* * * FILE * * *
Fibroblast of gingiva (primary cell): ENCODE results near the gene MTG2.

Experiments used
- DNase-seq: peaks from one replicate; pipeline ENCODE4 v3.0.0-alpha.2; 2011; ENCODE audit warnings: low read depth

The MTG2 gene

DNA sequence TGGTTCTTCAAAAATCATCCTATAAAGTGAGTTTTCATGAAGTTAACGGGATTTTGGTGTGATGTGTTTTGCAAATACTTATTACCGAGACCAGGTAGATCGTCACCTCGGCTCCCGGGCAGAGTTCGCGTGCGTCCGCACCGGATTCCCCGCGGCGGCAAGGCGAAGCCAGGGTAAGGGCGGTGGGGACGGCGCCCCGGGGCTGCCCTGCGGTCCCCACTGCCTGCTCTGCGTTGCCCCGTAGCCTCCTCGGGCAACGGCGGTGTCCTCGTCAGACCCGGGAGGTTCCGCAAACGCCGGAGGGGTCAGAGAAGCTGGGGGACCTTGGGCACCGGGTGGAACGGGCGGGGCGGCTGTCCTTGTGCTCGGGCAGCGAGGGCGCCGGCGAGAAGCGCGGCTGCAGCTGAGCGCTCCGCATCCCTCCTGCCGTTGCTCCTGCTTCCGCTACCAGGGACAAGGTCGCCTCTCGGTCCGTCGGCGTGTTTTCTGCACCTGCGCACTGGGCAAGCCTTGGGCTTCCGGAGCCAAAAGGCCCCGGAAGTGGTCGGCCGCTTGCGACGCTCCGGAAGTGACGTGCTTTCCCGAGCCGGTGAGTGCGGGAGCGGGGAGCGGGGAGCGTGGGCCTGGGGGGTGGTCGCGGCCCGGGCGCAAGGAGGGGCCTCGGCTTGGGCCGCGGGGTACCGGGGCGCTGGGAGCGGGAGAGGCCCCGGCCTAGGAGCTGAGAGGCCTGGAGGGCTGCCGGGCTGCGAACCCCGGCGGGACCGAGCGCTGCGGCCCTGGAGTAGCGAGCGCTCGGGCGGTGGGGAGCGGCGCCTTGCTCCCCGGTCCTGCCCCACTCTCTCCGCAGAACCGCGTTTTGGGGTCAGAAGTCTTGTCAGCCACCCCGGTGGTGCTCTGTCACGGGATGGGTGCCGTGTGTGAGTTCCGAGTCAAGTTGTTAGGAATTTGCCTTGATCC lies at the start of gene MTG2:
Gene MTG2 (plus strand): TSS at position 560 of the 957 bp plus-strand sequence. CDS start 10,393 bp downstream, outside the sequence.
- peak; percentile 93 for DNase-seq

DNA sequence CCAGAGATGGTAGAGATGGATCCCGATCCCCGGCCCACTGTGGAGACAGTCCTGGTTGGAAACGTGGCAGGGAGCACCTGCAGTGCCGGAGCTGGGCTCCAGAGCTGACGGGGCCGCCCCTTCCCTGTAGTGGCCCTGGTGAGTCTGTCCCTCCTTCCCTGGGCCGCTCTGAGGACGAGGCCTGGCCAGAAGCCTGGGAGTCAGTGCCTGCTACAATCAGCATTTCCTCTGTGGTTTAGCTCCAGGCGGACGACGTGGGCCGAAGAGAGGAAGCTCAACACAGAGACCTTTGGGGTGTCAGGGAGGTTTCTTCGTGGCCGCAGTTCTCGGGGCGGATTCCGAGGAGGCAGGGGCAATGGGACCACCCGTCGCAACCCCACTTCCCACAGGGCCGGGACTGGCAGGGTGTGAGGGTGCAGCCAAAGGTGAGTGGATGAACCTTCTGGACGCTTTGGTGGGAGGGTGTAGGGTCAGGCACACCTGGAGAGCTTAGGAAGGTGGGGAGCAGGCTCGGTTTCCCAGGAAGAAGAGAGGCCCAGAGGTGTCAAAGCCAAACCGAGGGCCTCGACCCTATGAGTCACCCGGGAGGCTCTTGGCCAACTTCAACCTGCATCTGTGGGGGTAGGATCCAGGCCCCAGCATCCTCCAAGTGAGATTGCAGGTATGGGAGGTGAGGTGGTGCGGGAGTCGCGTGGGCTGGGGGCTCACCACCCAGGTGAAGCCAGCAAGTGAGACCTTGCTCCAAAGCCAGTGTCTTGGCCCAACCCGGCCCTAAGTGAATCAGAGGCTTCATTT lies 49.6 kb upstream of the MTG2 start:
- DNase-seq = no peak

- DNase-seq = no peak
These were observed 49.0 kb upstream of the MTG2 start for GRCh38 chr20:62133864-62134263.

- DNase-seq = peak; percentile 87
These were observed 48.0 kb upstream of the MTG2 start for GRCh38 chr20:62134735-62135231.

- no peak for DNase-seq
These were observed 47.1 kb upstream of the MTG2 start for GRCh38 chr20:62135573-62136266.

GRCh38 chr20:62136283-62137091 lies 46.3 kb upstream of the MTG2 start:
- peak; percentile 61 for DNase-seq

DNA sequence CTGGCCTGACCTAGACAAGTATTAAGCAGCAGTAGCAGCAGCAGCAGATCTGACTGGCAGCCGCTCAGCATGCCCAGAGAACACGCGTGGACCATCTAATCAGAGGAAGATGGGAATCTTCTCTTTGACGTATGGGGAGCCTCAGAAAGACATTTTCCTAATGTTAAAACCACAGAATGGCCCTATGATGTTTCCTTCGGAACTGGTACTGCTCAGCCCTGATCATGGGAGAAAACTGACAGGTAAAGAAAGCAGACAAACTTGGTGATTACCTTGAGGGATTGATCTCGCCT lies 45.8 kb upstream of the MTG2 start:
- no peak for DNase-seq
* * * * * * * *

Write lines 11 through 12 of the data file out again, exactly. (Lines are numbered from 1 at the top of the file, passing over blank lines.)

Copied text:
These were observed 49.0 kb upstream of the MTG2 start for GRCh38 chr20:62133864-62134263.

- DNase-seq = peak; percentile 87